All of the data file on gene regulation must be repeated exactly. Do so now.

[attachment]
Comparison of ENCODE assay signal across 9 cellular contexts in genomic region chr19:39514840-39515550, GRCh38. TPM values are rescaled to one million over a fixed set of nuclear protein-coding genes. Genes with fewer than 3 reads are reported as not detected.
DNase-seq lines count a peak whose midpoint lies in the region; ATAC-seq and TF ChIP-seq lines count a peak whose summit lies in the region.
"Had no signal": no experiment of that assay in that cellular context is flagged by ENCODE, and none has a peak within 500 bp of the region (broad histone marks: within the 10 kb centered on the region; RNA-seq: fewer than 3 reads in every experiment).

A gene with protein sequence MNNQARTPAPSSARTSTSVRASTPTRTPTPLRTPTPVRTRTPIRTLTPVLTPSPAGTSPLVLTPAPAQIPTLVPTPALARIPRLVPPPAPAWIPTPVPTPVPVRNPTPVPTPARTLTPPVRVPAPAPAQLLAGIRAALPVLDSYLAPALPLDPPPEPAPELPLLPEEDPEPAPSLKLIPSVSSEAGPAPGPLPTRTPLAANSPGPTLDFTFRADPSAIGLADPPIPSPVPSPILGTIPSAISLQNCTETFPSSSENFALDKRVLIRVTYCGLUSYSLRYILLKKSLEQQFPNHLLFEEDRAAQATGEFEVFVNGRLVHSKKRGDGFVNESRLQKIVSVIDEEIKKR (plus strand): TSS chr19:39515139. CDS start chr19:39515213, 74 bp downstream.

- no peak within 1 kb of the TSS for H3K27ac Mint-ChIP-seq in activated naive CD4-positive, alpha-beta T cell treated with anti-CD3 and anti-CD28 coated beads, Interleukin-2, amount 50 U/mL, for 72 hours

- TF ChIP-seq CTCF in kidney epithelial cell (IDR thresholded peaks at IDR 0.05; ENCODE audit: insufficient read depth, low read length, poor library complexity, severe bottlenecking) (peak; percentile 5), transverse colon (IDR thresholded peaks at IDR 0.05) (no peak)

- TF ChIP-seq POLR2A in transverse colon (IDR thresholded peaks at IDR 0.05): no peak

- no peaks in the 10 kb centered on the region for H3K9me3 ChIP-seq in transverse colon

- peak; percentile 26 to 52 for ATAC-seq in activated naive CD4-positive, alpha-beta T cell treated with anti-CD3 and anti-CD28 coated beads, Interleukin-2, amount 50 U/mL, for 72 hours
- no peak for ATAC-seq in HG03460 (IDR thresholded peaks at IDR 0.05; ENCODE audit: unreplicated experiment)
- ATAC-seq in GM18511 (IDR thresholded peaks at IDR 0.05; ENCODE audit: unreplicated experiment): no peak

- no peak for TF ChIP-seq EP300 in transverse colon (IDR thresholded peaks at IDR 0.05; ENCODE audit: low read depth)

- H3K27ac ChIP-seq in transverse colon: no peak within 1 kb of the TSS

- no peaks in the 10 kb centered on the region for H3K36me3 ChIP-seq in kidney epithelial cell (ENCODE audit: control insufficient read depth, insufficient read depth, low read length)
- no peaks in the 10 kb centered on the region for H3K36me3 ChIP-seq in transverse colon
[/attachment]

Comparison of ENCODE assay signal across 9 cellular contexts in genomic region chr19:39514840-39515550, GRCh38. TPM values are rescaled to one million over a fixed set of nuclear protein-coding genes. Genes with fewer than 3 reads are reported as not detected.
DNase-seq lines count a peak whose midpoint lies in the region; ATAC-seq and TF ChIP-seq lines count a peak whose summit lies in the region.
"Had no signal": no experiment of that assay in that cellular context is flagged by ENCODE, and none has a peak within 500 bp of the region (broad histone marks: within the 10 kb centered on the region; RNA-seq: fewer than 3 reads in every experiment).

A gene with protein sequence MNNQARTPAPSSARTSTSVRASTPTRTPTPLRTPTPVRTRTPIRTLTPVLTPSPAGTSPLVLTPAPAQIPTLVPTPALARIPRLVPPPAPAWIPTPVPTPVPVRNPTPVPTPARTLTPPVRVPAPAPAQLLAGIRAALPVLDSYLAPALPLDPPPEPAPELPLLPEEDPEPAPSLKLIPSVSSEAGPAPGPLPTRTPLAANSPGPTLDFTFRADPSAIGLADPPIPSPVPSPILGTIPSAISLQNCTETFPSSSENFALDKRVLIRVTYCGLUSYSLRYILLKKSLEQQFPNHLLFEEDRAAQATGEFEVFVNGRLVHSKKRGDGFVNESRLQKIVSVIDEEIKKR (plus strand): TSS chr19:39515139. CDS start chr19:39515213, 74 bp downstream.

- no peak within 1 kb of the TSS for H3K27ac Mint-ChIP-seq in activated naive CD4-positive, alpha-beta T cell treated with anti-CD3 and anti-CD28 coated beads, Interleukin-2, amount 50 U/mL, for 72 hours

- TF ChIP-seq CTCF in kidney epithelial cell (IDR thresholded peaks at IDR 0.05; ENCODE audit: insufficient read depth, low read length, poor library complexity, severe bottlenecking) (peak; percentile 5), transverse colon (IDR thresholded peaks at IDR 0.05) (no peak)

- TF ChIP-seq POLR2A in transverse colon (IDR thresholded peaks at IDR 0.05): no peak

- no peaks in the 10 kb centered on the region for H3K9me3 ChIP-seq in transverse colon

- peak; percentile 26 to 52 for ATAC-seq in activated naive CD4-positive, alpha-beta T cell treated with anti-CD3 and anti-CD28 coated beads, Interleukin-2, amount 50 U/mL, for 72 hours
- no peak for ATAC-seq in HG03460 (IDR thresholded peaks at IDR 0.05; ENCODE audit: unreplicated experiment)
- ATAC-seq in GM18511 (IDR thresholded peaks at IDR 0.05; ENCODE audit: unreplicated experiment): no peak

- no peak for TF ChIP-seq EP300 in transverse colon (IDR thresholded peaks at IDR 0.05; ENCODE audit: low read depth)

- H3K27ac ChIP-seq in transverse colon: no peak within 1 kb of the TSS

- no peaks in the 10 kb centered on the region for H3K36me3 ChIP-seq in kidney epithelial cell (ENCODE audit: control insufficient read depth, insufficient read depth, low read length)
- no peaks in the 10 kb centered on the region for H3K36me3 ChIP-seq in transverse colon